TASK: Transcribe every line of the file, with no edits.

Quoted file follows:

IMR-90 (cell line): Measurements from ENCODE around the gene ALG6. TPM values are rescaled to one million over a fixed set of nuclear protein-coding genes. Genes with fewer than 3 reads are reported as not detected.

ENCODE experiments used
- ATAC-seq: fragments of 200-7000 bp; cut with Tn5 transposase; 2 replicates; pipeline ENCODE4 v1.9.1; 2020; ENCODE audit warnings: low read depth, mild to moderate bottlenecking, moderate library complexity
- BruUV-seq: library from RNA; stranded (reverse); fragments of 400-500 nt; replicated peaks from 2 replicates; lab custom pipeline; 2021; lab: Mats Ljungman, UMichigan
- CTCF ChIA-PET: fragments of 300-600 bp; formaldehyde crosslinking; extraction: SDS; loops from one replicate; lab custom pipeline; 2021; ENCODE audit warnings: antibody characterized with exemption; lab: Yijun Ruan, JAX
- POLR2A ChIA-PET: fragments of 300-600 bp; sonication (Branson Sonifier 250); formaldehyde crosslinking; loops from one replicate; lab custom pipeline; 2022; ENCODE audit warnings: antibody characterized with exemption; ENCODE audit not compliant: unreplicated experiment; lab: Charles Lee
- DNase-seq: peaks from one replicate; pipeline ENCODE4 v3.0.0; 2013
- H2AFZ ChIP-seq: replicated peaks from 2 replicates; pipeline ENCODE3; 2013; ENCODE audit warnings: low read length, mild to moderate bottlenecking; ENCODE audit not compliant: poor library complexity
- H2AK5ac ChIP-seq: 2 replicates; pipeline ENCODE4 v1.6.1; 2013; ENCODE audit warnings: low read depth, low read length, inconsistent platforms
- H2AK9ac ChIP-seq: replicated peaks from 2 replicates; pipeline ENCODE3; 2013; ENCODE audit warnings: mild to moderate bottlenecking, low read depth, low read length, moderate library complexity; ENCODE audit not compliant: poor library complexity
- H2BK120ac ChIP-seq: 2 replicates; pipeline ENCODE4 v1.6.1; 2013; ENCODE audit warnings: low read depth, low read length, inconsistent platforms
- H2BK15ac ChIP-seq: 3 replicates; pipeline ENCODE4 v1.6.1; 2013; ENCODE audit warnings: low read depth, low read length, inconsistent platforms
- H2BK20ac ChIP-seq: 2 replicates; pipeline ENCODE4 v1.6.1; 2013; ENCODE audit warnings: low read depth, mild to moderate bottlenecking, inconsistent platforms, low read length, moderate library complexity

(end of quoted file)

IMR-90 (cell line): Measurements from ENCODE around the gene ALG6. TPM values are rescaled to one million over a fixed set of nuclear protein-coding genes. Genes with fewer than 3 reads are reported as not detected.

ENCODE experiments used
- ATAC-seq: fragments of 200-7000 bp; cut with Tn5 transposase; 2 replicates; pipeline ENCODE4 v1.9.1; 2020; ENCODE audit warnings: low read depth, mild to moderate bottlenecking, moderate library complexity
- BruUV-seq: library from RNA; stranded (reverse); fragments of 400-500 nt; replicated peaks from 2 replicates; lab custom pipeline; 2021; lab: Mats Ljungman, UMichigan
- CTCF ChIA-PET: fragments of 300-600 bp; formaldehyde crosslinking; extraction: SDS; loops from one replicate; lab custom pipeline; 2021; ENCODE audit warnings: antibody characterized with exemption; lab: Yijun Ruan, JAX
- POLR2A ChIA-PET: fragments of 300-600 bp; sonication (Branson Sonifier 250); formaldehyde crosslinking; loops from one replicate; lab custom pipeline; 2022; ENCODE audit warnings: antibody characterized with exemption; ENCODE audit not compliant: unreplicated experiment; lab: Charles Lee
- DNase-seq: peaks from one replicate; pipeline ENCODE4 v3.0.0; 2013
- H2AFZ ChIP-seq: replicated peaks from 2 replicates; pipeline ENCODE3; 2013; ENCODE audit warnings: low read length, mild to moderate bottlenecking; ENCODE audit not compliant: poor library complexity
- H2AK5ac ChIP-seq: 2 replicates; pipeline ENCODE4 v1.6.1; 2013; ENCODE audit warnings: low read depth, low read length, inconsistent platforms
- H2AK9ac ChIP-seq: replicated peaks from 2 replicates; pipeline ENCODE3; 2013; ENCODE audit warnings: mild to moderate bottlenecking, low read depth, low read length, moderate library complexity; ENCODE audit not compliant: poor library complexity
- H2BK120ac ChIP-seq: 2 replicates; pipeline ENCODE4 v1.6.1; 2013; ENCODE audit warnings: low read depth, low read length, inconsistent platforms
- H2BK15ac ChIP-seq: 3 replicates; pipeline ENCODE4 v1.6.1; 2013; ENCODE audit warnings: low read depth, low read length, inconsistent platforms
- H2BK20ac ChIP-seq: 2 replicates; pipeline ENCODE4 v1.6.1; 2013; ENCODE audit warnings: low read depth, mild to moderate bottlenecking, inconsistent platforms, low read length, moderate library complexity